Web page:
Welcome to This FIFO Life.


This FIFO Life is a website for people who commute long distances for work and their families. It is packed with information to help make Fly In, Fly Out (FIFO), Drive In, Drive Out (DIDO) and Bus In, Bus Out (BIBO) work well.


The website features blogs with tips, links, articles and videos about a wide range of topics that support mental health. We also provide an extensive, searchable online directory of mental health services called Take 5 for Mental Health.


This FIFO Life was funded by the WA Mental Health Commission and written and developed by mental health professionals.


FIFO workers are the backbone of the mining and resource industry in WA. Their work creates wealth which benefits Australia. FIFO and long distance commuting is not well understood by those outside the mining and resource sector. The reality is that FIFO workers are men and women putting in long hours in often tough and remote places to provide a livelihood and security for themselves and their families.


This FIFO Life highlights the challenges of FIFO and the strength and resilience that is required to make it work well. The website is useful for:


Our tips and advice come from our own experience of FIFO and work in mental health, as well as our conversations and interviews with FIFO workers and families. People’s stories and experiences are the heart of This FIFO Life. We’d love to hear from you. You can find us on LinkedIn, Facebook, Twitter, Instagram and Youtube.



There is a great deal of fear, shame and stigma around mental health issues. We need to look after ourselves to stay physically healthy by eating good food, exercising and sleeping well. If we broke a leg we would need medical attention and we may need to take time off to recover before returning to our normal routine.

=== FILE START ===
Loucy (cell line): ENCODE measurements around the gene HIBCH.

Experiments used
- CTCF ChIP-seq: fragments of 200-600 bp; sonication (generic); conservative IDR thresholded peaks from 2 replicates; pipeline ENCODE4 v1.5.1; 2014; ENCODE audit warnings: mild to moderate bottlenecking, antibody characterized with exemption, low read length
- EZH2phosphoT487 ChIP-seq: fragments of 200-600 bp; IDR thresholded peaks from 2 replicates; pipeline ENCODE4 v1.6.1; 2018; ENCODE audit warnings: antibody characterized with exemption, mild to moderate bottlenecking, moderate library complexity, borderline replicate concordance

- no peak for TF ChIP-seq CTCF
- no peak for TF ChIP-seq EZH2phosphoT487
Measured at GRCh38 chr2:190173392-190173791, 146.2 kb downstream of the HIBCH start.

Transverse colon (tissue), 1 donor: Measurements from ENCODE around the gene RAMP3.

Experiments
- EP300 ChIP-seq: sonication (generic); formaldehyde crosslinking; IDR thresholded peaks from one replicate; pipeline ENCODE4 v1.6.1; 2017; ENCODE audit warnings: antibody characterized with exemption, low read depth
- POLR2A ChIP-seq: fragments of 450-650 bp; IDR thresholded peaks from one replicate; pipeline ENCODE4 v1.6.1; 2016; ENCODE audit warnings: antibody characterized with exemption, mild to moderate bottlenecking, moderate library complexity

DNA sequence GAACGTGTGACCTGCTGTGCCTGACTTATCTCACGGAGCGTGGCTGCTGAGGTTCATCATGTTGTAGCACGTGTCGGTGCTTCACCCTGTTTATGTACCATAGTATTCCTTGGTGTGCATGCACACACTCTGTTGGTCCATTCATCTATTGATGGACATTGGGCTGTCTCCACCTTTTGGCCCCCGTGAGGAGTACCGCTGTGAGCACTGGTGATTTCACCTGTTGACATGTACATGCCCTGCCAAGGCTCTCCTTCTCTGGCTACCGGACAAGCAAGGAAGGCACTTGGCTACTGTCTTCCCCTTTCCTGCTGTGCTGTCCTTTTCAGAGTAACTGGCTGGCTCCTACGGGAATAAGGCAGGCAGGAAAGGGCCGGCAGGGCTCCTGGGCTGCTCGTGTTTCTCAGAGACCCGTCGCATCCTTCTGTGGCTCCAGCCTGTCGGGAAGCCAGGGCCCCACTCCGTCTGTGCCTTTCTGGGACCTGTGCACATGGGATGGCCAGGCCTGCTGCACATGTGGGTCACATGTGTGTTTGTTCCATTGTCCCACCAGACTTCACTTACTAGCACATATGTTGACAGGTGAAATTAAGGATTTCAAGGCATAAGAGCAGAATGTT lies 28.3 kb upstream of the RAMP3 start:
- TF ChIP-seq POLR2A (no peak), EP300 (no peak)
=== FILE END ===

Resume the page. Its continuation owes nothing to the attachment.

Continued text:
However, if something happens in our life that affects our mental health (eg. a relationship ends or we lose our job), we may also be unable to function well. We may want to talk to someone, see a GP, or simply take some time off to get back to our usual self. A broken leg is obvious and easy to talk about, but why is it so much harder to talk about our mental health?


When we are struggling or having a tough time we may try to hide it. Often we think we are ‘weak’ or ‘a failure’ not to be coping and we may worry about what others will say. We are afraid we may be judged or there will be unpleasant consequences if we tell someone. So we struggle in silence and our mental health deteriorates. The tragic loss of life by suicide highlights the importance of learning about mental health and looking after our minds, as well as our bodies.


It is common to experience mental health issues; 1 in 5 will do so in any one year. About half of those people do not seek any help.


Every day in Australia, 6 people take their lives. Suicide has a huge impact on family, friends and workmates. Many of you may know this from experience. 1 in 7 will experience depression in their lifetime, and the World Health Organisation predicts that by 2030 depression will be the number one health concern.


We need to better understand mental health. Even if you don’t think this is relevant to you, it could be a lifesaver for one of your friends, family or workmates.


Mining and resource companies have a responsibility to provide mentally healthy workplaces. Some have excellent mental health initiatives and we want to share these on the This FIFO Life website.


Mental health is just as important as physical health and safety.




The World Health Organisation describes mental health as:

“a state of wellbeing in which every individual realises his or her potential, can cope with normal stresses of life, can work productively and fruitfully, and is able to make a contribution to her or his community.”

Put simply, this means:

This FIFO Life has information and links where you can learn more about mental health.


Visit Take 5 for Mental Health if you need support. You will find services that can help you and if you are really struggling there are 24 hour help lines to call.